CDC Shares Q&A: Zika virus infection (Zika) and pregnancy

How is Zika virus (Zika) transmitted?

shutterstock_125572388Zika is primarily transmitted through the bite of infected Aedes mosquitoes. It can also be transmitted from a pregnant mother to her baby during pregnancy or around the time of birth. We do not know how often Zika is transmitted from mother to baby during pregnancy or around time of birth.

Who is at risk of being infected?

Anyone who is living in or traveling to an area where Zika virus is found who has not already been infected with Zika virus is at risk for infection, including pregnant women.

What are symptoms of Zika virus infection (Zika)?

About one in five people infected with Zika will get sick. For people who get sick, the illness is usually mild. For this reason, many people might not realize they have been infected.

The most common symptoms of Zika virus disease are fever, rash, joint pain, or conjunctivitis (red eyes). Symptoms typically begin 2 to 7 days after being bitten by an infected mosquito.

I am pregnant. How will Zika virus affect me or my unborn baby?

CDC has issued a travel alert (Level 2 Practice Enhanced Precautions) for people traveling to regions and certain countries where Zika virus transmission is ongoing: Brazil, Colombia, El Salvador, French Guiana, Guatemala, Haiti, Honduras, Martinique, Mexico, Panama, Paraguay, Puerto Rico, Suriname, and Venezuela.

This alert follows reports in Brazil of microcephaly and other poor pregnancy outcomes in babies of mothers who were infected with Zika virus while pregnant. However, additional studies are needed to further characterize this relationship. More studies are planned to learn more about the risks of Zika virus infection during pregnancy.

Until more is known, and out of an abundance of caution, CDC recommends special precautions for pregnant women and women trying to become pregnant:

  • Pregnant women in any trimester should consider postponing travel to the areas where Zika virus transmission is ongoing. Pregnant women who do travel to one of these areas should talk to their doctor or their healthcare provider first and strictly follow steps to avoid mosquito bites during the trip.
  • Women trying to become pregnant should consult their healthcare provider before traveling to these areas and strictly follow steps to prevent mosquito bites during the trip.

Because specific areas where Zika virus transmission is ongoing are difficult to determine and likely to change over time, CDC will update this travel notice as information becomes available. Check the CDC travel website frequently for the most up-to-date recommendations.

Is there a vaccine to prevent or medicine to treat Zika?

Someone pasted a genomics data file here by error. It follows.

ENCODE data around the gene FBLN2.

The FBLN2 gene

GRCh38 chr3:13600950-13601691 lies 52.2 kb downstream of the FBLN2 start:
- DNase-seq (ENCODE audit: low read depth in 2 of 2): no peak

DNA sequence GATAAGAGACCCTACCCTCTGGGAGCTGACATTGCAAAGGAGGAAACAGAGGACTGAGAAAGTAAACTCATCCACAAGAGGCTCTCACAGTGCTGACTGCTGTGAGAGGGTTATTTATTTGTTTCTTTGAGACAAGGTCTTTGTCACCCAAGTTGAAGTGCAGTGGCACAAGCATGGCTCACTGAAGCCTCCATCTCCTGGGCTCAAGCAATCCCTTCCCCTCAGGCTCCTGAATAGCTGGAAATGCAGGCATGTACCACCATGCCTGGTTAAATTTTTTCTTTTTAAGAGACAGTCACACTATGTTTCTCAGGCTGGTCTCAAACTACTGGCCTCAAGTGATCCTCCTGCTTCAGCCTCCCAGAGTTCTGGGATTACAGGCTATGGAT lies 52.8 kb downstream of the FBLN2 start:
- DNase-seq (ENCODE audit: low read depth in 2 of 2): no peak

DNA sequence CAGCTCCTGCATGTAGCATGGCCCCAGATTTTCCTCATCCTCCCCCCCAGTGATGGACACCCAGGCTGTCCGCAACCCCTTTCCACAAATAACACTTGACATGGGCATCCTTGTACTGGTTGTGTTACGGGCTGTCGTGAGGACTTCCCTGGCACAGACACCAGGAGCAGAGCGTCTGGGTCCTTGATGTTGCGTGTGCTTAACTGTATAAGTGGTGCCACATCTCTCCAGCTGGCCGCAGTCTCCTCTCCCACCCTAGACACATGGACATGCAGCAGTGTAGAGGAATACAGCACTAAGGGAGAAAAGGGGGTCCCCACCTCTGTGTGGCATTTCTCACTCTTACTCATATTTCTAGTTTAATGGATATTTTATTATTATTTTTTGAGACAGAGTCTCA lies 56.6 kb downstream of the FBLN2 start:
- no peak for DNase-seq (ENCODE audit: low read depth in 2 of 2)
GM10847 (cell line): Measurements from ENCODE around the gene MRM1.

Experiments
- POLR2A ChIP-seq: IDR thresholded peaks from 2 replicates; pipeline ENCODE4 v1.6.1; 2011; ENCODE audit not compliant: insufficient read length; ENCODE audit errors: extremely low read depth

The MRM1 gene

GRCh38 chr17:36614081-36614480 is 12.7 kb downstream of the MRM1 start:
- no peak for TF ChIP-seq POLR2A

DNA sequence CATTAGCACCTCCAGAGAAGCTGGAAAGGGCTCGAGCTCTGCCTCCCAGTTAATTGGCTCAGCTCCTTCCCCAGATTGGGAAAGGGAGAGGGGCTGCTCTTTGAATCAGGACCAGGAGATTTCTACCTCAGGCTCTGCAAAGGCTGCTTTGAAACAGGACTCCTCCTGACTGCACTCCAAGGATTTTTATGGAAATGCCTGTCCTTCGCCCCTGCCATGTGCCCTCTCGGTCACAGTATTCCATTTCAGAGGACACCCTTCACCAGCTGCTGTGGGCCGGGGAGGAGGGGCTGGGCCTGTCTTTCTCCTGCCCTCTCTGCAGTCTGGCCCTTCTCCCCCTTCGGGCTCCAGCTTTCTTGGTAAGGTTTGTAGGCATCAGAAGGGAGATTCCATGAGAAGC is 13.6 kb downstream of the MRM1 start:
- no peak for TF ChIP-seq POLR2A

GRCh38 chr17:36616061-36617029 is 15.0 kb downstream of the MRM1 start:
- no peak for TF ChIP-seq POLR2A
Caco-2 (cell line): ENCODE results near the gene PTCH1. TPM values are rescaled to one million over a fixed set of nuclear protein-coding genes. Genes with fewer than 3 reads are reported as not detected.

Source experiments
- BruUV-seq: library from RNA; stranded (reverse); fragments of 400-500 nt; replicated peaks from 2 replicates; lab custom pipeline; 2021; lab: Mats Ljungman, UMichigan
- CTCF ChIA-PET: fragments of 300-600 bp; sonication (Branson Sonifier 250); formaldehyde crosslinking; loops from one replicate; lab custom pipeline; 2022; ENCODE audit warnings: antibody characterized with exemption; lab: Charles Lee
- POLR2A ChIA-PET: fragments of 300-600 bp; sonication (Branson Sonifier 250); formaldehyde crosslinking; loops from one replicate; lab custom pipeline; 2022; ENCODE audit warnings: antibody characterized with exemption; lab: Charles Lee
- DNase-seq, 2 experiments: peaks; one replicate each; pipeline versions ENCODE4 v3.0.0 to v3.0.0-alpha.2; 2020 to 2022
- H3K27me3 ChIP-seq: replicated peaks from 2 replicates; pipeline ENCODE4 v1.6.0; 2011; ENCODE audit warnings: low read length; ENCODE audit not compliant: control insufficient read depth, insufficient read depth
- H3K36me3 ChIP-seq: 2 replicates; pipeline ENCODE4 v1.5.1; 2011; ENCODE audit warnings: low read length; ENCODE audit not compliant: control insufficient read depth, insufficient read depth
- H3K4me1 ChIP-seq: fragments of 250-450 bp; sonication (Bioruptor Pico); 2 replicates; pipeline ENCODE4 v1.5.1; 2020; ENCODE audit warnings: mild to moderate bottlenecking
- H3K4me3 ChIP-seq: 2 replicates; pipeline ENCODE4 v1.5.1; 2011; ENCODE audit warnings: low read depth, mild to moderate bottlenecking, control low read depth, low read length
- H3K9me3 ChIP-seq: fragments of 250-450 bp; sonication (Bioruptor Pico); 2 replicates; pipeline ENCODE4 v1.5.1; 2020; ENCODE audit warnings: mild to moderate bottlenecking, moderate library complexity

No. There is no vaccine to prevent infection or medicine to treat Zika.

I am Pregnant. Should I travle to a country where cases of Zika have been reported?

Until more is known, and out of an abundance of caution, CDC recommends special precautions for pregnant women and women trying to become pregnant:

  • Pregnant women in any trimester should consider postponing travel to the areas where Zika virus transmission is ongoing. Pregnant women who do travel to one of these areas should talk to their doctor or their healthcare provider first and strictly follow steps to avoid mosquito bites during the trip.
  • Women trying to become pregnant should consult their healthcare provider before traveling to these areas and strictly follow steps to prevent mosquito bites during the trip.

Because specific areas where Zika virus transmission is ongoing are difficult to determine and likely to change over time, CDC will update this travel notice as information becomes available. Check the CDC travel website frequently for the most up-to-date recommendations.

Is it safe to use an insect repellent if I am pregnant or nursing?

Yes! Using an insect repellent is safe and effective. Pregnant women and women who are breastfeeding can and should chose an EPA-registered insect repellent and use it according to the product label.

If a women who is not pregnant is bitten by a mosquito and infected with Zika virus, will her future pregnancies be at risk?

We do not know the risk of the baby if a women is infected with Zika virus while she is pregnant. However, Zika virus infection does not pose a risk of birth defects for future pregnancies. Zika virus usually remains in the blood of an infected person for only a few days to a week. The virus will not cause infections in a baby that is conceived after the virus is cleared from the bood.

What should I do if I have Zika?

Treat the symptoms:

  • Get plenty of rest
  • Drink fluids to prevent dehydration
  • Take medicines such as acetaminophen or paracetamol to reduce fever and pain
  • Do not take aspirin or other non-steroidal anti-inflammatory drugs
  • Protect others

During the first week of infection, Zika virus can be found in the blood and passed from an infected person to another mosquito through mosquito bites.

An infected mosquito can then spread the virus to other people. To help prevent others from getting sick, avoid mosquito bites during the first week of illness.

See you healthcare provider if you are pregnant and develop a fever, rash, joint pain, or red eyes within 2 weeks after traveling to a country where Zika virus cases have been reported. Be sure to tell your health care provider where you traveled.
CDC.gov

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